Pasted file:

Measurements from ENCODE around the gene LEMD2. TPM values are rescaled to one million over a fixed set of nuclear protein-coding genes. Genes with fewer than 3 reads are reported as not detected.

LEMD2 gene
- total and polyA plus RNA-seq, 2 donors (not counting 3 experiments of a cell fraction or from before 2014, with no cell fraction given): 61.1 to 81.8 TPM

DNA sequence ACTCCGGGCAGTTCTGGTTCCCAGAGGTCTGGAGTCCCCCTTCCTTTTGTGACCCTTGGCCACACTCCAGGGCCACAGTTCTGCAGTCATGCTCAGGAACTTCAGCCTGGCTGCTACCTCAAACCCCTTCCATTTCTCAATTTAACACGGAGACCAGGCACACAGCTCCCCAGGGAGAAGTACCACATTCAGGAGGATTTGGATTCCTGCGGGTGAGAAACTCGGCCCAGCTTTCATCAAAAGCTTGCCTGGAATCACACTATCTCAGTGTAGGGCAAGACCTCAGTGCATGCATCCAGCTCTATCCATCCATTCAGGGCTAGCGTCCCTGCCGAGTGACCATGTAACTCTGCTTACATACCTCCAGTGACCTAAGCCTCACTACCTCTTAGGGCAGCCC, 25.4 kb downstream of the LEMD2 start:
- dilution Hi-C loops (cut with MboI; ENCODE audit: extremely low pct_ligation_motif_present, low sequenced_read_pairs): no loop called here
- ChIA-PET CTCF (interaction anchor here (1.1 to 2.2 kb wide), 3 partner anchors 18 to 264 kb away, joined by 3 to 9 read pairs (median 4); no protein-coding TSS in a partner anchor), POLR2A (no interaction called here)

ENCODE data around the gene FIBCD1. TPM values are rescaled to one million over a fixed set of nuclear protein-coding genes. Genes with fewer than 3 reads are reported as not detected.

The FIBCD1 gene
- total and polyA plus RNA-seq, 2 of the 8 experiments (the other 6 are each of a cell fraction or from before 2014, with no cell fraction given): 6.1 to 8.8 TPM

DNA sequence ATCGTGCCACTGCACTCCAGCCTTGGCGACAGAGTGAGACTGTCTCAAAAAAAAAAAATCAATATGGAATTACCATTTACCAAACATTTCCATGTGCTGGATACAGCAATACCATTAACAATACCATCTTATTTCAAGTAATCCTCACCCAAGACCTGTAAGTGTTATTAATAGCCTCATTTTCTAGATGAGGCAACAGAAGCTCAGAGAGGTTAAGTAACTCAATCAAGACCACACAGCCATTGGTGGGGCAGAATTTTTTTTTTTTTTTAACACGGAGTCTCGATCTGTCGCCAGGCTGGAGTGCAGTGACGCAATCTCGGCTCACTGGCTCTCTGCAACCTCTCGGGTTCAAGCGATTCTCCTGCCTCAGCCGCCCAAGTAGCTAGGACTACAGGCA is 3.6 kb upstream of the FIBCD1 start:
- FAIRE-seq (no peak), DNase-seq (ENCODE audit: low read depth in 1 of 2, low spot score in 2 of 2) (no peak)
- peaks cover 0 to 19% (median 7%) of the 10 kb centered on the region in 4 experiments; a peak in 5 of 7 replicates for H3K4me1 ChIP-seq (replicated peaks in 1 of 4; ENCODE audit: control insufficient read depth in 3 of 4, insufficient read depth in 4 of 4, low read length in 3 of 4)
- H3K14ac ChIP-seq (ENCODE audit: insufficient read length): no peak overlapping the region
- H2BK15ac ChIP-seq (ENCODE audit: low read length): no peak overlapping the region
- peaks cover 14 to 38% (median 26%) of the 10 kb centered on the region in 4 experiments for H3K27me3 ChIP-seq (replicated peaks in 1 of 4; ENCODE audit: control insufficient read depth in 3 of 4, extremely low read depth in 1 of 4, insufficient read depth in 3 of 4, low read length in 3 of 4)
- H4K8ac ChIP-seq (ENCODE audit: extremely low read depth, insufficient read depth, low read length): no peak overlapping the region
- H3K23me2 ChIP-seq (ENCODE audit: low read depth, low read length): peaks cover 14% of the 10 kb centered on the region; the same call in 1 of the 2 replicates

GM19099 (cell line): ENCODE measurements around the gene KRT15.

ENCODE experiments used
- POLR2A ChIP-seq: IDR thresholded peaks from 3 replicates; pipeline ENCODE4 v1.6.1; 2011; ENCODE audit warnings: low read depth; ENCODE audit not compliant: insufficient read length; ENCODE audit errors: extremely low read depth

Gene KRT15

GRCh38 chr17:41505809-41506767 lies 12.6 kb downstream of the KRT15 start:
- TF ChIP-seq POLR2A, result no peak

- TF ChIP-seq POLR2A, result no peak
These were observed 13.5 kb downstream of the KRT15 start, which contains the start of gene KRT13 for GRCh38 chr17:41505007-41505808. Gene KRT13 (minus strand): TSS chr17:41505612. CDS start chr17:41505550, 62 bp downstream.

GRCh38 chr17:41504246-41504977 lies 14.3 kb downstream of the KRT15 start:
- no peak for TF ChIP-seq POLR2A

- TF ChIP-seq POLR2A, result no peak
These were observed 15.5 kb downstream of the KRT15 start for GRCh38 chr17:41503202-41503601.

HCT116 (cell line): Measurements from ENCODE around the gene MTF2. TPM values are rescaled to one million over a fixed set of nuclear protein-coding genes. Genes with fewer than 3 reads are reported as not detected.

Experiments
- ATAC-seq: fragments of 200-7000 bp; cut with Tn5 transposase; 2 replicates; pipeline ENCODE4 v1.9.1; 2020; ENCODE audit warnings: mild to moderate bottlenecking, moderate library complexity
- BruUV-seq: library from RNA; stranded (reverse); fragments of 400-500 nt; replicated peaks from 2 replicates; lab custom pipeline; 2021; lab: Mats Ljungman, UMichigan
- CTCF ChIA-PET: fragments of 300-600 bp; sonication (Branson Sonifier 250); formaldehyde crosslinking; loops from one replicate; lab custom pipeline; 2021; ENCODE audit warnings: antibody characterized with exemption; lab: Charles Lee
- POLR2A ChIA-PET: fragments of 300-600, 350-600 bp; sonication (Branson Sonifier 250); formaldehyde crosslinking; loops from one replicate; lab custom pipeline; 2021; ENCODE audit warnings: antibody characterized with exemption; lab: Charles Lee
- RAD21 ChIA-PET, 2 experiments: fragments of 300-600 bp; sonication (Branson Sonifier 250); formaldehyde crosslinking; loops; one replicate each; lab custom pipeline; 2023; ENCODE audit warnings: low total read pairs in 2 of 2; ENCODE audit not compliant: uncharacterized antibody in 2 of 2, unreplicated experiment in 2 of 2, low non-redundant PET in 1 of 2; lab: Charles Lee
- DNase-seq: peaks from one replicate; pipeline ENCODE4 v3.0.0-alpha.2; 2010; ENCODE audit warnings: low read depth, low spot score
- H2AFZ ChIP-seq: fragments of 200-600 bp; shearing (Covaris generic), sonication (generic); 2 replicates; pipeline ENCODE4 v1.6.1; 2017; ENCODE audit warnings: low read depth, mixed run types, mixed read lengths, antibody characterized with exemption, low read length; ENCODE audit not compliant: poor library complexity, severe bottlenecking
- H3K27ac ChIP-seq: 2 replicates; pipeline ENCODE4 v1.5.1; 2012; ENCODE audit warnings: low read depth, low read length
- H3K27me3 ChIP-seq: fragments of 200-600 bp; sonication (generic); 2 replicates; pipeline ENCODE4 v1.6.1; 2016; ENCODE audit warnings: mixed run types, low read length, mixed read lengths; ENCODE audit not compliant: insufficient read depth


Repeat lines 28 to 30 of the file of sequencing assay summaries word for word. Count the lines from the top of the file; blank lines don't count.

- TF ChIP-seq POLR2A, result no peak
These were observed 15.5 kb downstream of the KRT15 start for GRCh38 chr17:41503202-41503601.

HCT116 (cell line): Measurements from ENCODE around the gene MTF2. TPM values are rescaled to one million over a fixed set of nuclear protein-coding genes. Genes with fewer than 3 reads are reported as not detected.